I would say those kind of companies have been spending too much time on Instagram, which is the most idealized, ultra-curated life style social network. Twitter is a bit more authentic, but we still self-censor
we still portray a somewhat better, more cheery picture than real life. So yes, there is a much bigger market out there than some people want to see.
If you were to ask a global marketer if he wants a product that excludes China, he probably wouldn’t; he’d like to sell his product to a market the size of China. Well, that’s the global size of the disability market: over a billion people. That’s quite a bit of money, maybe even a trillion dollars. There are good financial reasons for doing this stuff, it’s not a money pit that you’re just throwing resources into for no return.
The reality is if you invest in this, you will get a return. It’s like with usability and there’s a big crossover there if you make your product easier for people to be successful with it, from completing a form to buying a product, that’s going to either make, or save you money.
Is there something that you’re working on that you intended to make accessible for a certain group of people, but then it brought benefits beyond that?
Speech recognition has been one. People are using it in all kinds of ways. People who don’t have disabilities are using AI tools. Hector from Microsoft who told me about a plumber that was using it to get the bar codes of various parts that were difficult to reach. People are applying assistive technologies in many useful ways.
Same with captions: they’re a really good appliance, because people are consuming content in all kinds of places now, and they don’t always have headphones on, or they can be in a noisy place. Captions help reinforce stuff.
Basic technologies can also be assistive. Calendaring stuff, for example, is important for someone with a poor working memory like mine. Context and location based reminders are fantastic, because I don’t need to be reminded to buy milk or cereal at 9 am, I want to be reminded of that when I get off the train, so I’ll pick it up from the supermarket on my walk home.
Accessibility is about context. It’s giving people information so they can do what they need to, in the appropriate way for every context. That context can be related to disability, but also to the fact that they’re driving, or that they’re carrying a box and cannot use their hands. It’s immaterial. There are also situationally disabled people, and accessibility enables them too.
Q: Is there anything that you’re working on or you’ve seen coming up that is really exciting, that will really have an impact in inclusion?
There’s not one thing in particular, but there’s the fact that everything’s coming together, coalescing. The potential of that coalescence holds out the prospect of being inclusive, but only as long as we plan for it, as long as we allow for that interoperability and that configuration to happen.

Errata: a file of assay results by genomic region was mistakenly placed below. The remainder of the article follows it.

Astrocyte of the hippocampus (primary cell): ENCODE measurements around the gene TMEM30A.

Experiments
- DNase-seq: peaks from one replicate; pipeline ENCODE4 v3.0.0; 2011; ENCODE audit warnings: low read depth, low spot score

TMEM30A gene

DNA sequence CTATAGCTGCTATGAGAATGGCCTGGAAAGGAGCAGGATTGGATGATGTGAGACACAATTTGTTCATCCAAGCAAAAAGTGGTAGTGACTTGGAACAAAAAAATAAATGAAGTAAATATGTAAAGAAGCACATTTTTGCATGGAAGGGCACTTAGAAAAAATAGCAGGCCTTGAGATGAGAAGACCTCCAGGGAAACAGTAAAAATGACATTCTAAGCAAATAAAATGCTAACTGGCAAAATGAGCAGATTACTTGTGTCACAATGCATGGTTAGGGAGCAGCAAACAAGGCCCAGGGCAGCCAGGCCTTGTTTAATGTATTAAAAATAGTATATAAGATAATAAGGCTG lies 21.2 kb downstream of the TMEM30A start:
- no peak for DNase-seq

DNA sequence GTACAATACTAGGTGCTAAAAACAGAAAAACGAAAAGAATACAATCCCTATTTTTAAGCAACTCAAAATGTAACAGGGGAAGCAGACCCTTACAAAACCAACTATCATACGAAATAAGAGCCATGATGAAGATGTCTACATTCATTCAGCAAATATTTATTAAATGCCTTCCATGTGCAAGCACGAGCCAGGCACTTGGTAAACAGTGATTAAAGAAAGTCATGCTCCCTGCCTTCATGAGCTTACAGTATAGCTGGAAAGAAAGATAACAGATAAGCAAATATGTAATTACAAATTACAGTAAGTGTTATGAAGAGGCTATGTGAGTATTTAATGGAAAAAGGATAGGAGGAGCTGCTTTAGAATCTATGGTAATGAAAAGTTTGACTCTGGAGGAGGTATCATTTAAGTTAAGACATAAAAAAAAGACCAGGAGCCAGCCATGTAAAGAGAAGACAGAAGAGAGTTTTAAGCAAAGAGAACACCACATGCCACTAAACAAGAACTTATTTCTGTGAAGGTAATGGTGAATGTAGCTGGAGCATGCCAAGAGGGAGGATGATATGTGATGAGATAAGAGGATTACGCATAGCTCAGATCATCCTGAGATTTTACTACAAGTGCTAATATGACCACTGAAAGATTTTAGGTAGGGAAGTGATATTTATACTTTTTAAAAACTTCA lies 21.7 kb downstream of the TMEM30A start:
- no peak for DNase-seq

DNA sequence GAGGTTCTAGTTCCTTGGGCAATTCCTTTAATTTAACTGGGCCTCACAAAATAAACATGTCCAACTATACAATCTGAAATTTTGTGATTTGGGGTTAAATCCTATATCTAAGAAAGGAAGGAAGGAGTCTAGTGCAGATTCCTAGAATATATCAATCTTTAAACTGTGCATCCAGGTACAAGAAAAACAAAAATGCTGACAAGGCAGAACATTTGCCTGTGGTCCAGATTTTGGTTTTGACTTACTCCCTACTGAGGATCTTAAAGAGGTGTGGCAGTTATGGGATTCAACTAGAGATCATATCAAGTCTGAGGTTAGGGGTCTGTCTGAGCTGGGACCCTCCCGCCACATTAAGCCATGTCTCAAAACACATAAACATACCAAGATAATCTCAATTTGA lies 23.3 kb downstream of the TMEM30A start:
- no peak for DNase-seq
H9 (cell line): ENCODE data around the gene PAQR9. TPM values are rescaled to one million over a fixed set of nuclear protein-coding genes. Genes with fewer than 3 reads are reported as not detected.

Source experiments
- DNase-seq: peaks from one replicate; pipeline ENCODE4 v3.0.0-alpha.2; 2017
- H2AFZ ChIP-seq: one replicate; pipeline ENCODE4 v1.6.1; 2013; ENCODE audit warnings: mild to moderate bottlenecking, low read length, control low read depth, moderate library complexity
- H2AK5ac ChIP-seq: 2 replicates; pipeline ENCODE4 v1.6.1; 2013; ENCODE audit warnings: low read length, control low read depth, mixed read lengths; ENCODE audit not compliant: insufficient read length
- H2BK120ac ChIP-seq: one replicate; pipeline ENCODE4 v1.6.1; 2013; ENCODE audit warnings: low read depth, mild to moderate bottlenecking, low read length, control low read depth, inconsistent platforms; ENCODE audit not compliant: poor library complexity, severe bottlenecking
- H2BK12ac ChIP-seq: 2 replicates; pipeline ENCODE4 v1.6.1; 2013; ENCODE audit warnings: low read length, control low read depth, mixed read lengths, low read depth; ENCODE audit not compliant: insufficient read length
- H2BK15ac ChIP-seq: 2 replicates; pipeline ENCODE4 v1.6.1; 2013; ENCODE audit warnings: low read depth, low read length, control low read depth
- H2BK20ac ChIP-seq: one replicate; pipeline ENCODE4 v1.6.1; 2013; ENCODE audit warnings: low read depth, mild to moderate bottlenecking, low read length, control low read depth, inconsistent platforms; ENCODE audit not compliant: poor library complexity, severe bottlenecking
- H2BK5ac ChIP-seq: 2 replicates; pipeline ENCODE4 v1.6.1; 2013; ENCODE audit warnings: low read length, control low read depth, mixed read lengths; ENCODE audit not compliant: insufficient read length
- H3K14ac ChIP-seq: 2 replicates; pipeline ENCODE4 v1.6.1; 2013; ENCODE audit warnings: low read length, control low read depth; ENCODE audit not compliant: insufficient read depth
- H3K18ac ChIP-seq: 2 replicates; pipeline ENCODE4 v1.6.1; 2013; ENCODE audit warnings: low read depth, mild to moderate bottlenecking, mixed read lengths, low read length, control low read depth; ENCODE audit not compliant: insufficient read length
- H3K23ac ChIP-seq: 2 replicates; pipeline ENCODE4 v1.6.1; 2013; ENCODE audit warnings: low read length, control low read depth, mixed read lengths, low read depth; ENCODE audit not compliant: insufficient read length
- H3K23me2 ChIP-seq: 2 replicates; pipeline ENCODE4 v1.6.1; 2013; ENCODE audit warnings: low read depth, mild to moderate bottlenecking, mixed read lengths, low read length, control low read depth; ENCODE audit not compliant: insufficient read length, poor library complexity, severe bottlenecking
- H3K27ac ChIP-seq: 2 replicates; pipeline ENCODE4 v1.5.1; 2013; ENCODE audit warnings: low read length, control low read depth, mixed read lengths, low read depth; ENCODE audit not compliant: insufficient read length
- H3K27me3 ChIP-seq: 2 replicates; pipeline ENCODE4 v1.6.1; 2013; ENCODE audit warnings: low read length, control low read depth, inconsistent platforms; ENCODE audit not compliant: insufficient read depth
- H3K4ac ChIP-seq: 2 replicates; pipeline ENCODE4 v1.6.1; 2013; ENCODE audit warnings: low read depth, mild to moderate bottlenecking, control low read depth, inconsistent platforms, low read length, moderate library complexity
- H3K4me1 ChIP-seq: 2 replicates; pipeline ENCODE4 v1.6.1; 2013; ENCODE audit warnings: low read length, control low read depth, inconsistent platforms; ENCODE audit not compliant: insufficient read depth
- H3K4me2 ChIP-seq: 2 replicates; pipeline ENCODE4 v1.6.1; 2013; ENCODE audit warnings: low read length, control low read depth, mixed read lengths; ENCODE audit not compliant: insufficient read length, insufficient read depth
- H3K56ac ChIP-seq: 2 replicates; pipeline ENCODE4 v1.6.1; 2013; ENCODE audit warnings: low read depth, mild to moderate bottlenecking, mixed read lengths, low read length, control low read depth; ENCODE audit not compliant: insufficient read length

But there’s also the risk that we will exclude. Brad Smith from Microsoft was talking about the potential for AI, and he said it can be transformative for disabilities, but it also requires mindfulness of the bias when products and services are being created. Logarithms are developed by people, which makes all products that work with them biased.
Neil Milliken is Head of Accessibility & Inclusion at Atos where his role is to help make the world a better place by delivering better technology for their customers and staff, embedding inclusive practice into the Business As Usual Processes of organisations with thousands of employees and turnovers numbering in billions.
He created the Atos Centre of Competence encompassing Accessibility, Inclusive Design and Assistive Technology Services. This team services multiple accounts and delivers best practice, support and consultancy for the organisation.
Neil delivers strategy and services working with a wide range of clients internally and externally helping them to develop policies, processes and technology solutions to meet the needs of their staff and customers. These clients include: BBC, Department of Health, Ministry of Justice, Insolvency Service, and NHS.
He is the Atos representative on the Business Disability Forum Technology Task Force
Neil is also an invited expert and contributor to the W3C Cognitive Accessibility Taskforce & member of the Atos Scientific Community.
He is co-founder of AXSChat Europe’s largest twitter chat with a focus on Accessibility & Inclusion.
Previously he worked at Iansyst one of the largest providers of Integrated Assistive Technology Solutions in the UK.
Check out more Project Inclusion interviews:
Everyone gets a voice | Jennifer Brown
The Modern Elder @ Work | Chip Conley
Museums that open doors | Lacy Schutz
Digital Identity | Balázs Némethi
Access means opportunity with Inyang ebong-harstrup
Disrupting health care with Joey Rubinsztain
The future of work with Stela Lupushor
AI and aging with Nicola Palmarini
Calling all creative minds with Alejandra Luzardo
Get age smart with Ruth Finkelstein
Smart mobility with Ani Grigorian
Inclusive design with Joy Goodman-Deane